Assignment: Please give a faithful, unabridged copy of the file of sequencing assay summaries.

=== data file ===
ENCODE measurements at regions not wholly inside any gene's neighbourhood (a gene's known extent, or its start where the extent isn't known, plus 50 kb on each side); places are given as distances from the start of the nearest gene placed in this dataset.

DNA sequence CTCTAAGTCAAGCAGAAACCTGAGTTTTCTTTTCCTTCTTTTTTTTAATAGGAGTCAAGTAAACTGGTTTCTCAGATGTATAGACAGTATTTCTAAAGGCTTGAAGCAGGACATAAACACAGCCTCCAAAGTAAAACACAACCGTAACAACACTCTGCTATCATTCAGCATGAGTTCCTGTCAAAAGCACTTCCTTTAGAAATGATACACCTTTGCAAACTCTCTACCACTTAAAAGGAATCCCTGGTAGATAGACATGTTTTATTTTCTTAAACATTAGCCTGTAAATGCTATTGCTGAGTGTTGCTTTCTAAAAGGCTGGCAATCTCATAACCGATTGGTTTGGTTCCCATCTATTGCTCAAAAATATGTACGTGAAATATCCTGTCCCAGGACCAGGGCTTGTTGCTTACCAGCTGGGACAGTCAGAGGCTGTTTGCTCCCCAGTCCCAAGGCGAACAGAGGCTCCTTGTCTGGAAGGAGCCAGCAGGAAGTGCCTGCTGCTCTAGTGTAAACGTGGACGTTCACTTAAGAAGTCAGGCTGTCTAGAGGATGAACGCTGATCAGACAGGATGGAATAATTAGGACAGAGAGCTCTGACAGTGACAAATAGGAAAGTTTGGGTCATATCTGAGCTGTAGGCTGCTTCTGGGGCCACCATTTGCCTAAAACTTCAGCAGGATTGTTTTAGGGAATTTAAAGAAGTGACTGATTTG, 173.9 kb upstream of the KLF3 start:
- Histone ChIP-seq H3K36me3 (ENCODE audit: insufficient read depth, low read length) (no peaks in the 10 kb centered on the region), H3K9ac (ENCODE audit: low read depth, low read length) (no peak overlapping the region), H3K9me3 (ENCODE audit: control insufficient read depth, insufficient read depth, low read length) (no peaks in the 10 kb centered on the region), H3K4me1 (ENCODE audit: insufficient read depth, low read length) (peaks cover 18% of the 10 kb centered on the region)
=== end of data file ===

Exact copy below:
ENCODE measurements at regions not wholly inside any gene's neighbourhood (a gene's known extent, or its start where the extent isn't known, plus 50 kb on each side); places are given as distances from the start of the nearest gene placed in this dataset.

DNA sequence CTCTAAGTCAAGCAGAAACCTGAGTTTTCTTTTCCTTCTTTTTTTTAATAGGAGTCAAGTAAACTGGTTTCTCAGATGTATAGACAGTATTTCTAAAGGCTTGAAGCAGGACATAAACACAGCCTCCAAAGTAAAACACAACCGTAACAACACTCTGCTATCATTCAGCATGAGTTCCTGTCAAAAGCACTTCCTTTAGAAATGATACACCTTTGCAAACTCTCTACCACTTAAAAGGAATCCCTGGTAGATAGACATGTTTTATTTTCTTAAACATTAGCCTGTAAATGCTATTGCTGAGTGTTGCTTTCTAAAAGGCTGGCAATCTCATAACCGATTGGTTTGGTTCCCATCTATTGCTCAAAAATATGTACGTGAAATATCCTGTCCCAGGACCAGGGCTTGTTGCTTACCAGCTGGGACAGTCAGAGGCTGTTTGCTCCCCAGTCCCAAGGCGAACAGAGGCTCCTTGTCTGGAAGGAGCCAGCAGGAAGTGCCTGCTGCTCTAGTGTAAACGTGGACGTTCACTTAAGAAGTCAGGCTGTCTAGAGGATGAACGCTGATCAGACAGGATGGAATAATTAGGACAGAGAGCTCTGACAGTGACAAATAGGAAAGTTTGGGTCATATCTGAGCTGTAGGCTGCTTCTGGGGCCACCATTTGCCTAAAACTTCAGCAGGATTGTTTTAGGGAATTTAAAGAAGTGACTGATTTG, 173.9 kb upstream of the KLF3 start:
- Histone ChIP-seq H3K36me3 (ENCODE audit: insufficient read depth, low read length) (no peaks in the 10 kb centered on the region), H3K9ac (ENCODE audit: low read depth, low read length) (no peak overlapping the region), H3K9me3 (ENCODE audit: control insufficient read depth, insufficient read depth, low read length) (no peaks in the 10 kb centered on the region), H3K4me1 (ENCODE audit: insufficient read depth, low read length) (peaks cover 18% of the 10 kb centered on the region)